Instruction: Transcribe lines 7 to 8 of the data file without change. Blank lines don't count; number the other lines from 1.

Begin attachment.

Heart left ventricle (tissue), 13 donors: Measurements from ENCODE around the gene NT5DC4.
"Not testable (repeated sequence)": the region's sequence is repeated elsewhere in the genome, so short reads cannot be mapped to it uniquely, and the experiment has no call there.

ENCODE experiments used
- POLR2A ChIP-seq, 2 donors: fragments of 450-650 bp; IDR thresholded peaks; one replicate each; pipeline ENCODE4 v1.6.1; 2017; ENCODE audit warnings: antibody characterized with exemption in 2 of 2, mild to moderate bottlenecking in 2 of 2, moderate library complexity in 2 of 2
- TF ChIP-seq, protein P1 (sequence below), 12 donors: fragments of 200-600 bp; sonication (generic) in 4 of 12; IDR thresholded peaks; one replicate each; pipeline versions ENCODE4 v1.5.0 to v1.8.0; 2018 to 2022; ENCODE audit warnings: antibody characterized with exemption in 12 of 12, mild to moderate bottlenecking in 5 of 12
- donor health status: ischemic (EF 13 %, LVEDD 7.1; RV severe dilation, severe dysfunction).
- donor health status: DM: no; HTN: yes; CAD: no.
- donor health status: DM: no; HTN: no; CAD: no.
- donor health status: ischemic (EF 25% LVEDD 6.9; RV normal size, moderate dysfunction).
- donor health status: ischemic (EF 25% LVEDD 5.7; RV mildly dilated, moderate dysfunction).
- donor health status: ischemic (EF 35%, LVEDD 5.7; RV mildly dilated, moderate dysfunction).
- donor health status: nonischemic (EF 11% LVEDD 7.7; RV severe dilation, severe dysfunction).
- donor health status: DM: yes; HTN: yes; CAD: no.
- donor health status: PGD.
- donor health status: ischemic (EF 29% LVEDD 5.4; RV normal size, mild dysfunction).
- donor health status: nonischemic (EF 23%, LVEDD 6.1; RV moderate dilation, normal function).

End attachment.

- donor health status: DM: no; HTN: yes; CAD: no.
- donor health status: DM: no; HTN: no; CAD: no.